Bodies to be exhumed in Thailand to probe alleged summary killings

Thailand's government reported Tuesday it will extend a state of emergency in its Muslim insurgency-hit south, and will exhume 300 bodies there to investigate alleged summary killings and whether any of the victims were foreign people. The insurgency has left at least 1,200 dead since it flared in 2004. Southern Muslims, the majority in Buddhist Thailand's far south, accuse the central government of discrimination, especially in jobs and education. The state of emergency will be extended in Yala, Pattani and Narathiwat provinces for three months as violence continues, said government spokesman Suraphong Suebwonglee.

Emergency rule lets the government impose curfews, ban public gatherings, censor and ban publications, detain suspects without charge, confiscate property and tap telephones.

It also makes officials immune from "civil, criminal and disciplinary penalties" while carrying out acts including killing civilians under its provisions.

Rights activist say the emergency rule has failed to contain the growing violence, and has worsened the situation by allowing violations of constitutional rights.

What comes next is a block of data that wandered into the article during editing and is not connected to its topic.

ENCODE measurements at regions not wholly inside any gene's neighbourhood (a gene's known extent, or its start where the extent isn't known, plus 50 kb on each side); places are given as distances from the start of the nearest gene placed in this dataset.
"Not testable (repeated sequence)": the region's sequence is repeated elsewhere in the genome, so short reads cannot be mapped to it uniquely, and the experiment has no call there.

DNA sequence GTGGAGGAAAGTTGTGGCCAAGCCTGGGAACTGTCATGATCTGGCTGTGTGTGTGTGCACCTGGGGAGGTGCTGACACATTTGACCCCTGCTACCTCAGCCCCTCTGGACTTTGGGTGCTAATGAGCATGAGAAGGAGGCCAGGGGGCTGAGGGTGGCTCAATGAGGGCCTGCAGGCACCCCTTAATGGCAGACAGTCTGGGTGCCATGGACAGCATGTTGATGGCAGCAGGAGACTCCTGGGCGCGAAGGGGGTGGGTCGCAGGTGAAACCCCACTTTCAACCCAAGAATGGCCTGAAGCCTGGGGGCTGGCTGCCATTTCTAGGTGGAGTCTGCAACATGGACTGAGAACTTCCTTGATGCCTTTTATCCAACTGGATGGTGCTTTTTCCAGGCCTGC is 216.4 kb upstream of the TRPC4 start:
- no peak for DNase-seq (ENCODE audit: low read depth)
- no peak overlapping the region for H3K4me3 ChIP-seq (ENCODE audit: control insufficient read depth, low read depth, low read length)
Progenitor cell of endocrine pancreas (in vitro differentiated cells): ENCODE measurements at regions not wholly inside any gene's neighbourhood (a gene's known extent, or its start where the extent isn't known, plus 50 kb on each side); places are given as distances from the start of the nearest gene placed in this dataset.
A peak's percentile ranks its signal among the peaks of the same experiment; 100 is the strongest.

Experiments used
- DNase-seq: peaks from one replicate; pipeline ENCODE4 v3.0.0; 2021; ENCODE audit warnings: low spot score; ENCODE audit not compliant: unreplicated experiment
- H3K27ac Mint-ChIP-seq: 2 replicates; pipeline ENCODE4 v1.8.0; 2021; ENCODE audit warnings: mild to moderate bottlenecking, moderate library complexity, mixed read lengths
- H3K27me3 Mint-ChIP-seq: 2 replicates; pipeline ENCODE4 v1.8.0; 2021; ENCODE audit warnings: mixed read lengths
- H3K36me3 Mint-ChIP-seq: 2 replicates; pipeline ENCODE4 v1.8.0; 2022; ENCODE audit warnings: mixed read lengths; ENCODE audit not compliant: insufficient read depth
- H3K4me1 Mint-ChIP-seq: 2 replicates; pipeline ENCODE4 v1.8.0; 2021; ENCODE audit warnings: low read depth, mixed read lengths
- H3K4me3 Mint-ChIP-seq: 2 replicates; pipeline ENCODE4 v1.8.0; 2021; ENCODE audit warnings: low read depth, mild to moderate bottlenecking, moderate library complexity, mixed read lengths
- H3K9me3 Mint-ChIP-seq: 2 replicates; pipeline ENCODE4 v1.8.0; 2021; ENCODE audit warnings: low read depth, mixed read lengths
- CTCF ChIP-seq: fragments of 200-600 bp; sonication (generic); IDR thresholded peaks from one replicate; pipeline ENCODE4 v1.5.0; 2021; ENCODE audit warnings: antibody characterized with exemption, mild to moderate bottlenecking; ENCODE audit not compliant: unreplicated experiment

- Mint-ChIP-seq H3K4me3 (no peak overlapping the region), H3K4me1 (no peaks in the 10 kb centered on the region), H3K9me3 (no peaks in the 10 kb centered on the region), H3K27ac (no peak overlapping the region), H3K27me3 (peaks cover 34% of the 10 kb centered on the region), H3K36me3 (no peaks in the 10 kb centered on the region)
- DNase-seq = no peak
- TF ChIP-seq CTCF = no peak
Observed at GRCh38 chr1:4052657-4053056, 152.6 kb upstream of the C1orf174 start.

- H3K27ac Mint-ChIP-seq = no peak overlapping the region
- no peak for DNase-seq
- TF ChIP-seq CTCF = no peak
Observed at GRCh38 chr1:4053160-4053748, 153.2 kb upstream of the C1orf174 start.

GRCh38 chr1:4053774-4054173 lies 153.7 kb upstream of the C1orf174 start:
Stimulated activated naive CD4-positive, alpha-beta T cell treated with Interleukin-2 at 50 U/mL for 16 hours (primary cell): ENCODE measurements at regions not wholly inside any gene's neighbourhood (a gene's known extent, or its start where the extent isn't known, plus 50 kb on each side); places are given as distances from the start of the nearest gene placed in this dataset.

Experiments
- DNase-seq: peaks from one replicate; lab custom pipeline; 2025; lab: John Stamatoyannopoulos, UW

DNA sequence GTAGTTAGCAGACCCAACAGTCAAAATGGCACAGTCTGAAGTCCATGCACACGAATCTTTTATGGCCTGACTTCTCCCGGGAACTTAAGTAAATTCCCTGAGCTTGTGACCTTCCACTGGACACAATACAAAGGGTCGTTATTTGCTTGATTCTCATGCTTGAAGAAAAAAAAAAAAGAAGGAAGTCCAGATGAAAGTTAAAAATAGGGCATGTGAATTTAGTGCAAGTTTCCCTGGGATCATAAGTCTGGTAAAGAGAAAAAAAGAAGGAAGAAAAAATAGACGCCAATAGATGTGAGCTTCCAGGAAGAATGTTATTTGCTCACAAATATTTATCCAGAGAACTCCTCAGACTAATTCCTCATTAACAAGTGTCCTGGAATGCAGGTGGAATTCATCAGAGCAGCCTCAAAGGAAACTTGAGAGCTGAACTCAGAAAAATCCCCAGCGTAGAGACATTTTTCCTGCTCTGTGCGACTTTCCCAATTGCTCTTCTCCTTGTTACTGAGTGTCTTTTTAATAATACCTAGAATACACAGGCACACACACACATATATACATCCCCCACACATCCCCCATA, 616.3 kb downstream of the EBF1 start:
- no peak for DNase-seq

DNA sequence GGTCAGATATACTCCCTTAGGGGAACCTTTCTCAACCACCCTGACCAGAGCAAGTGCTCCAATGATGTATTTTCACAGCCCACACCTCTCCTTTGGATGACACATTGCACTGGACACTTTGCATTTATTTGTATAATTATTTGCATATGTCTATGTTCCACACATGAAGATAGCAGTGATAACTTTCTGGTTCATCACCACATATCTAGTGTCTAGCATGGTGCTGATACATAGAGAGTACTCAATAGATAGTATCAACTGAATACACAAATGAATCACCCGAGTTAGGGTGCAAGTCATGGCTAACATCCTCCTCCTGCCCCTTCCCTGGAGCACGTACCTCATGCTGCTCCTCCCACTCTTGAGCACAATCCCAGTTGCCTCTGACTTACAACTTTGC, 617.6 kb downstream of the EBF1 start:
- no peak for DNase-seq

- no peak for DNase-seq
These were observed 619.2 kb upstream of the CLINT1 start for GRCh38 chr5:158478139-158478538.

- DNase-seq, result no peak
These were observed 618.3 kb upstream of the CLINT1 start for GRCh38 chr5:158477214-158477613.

Suraphong said the state of emergency, first imposed in July and extended in October, had been due to expire this week.

Also Tuesday, authorities said they will exhume about 300 bodies in southern Thailand to investigate alleged summary executions and the possible involvement of foreigners in the violence.

Human rights groups have accused the government of abducting, torturing and killing suspected southern insurgents.

The bodies will be taken from Muslim graveyards for DNA testing by the Law Society of Thailand, the National Human Rights Commission and the Ministry of Justice's Forensic Department, said law society representative Somchai Homlaho.

The investigation is being spearheaded by Pornthip Rojanasunan, a forensic doctor whose detective work has exposed past official misdeeds and won her national fame.

Pornthip also headed the initial identification of victims from last year's tsunami.

Somchai said family members of people who have gone missing in the past two years have complained to rights groups and his association that state authorities might have abducted and killed their relatives.

The government has denied this, as well as persistent reports that foreigners are fighting alongside Thai Muslim insurgents, the AP reports.


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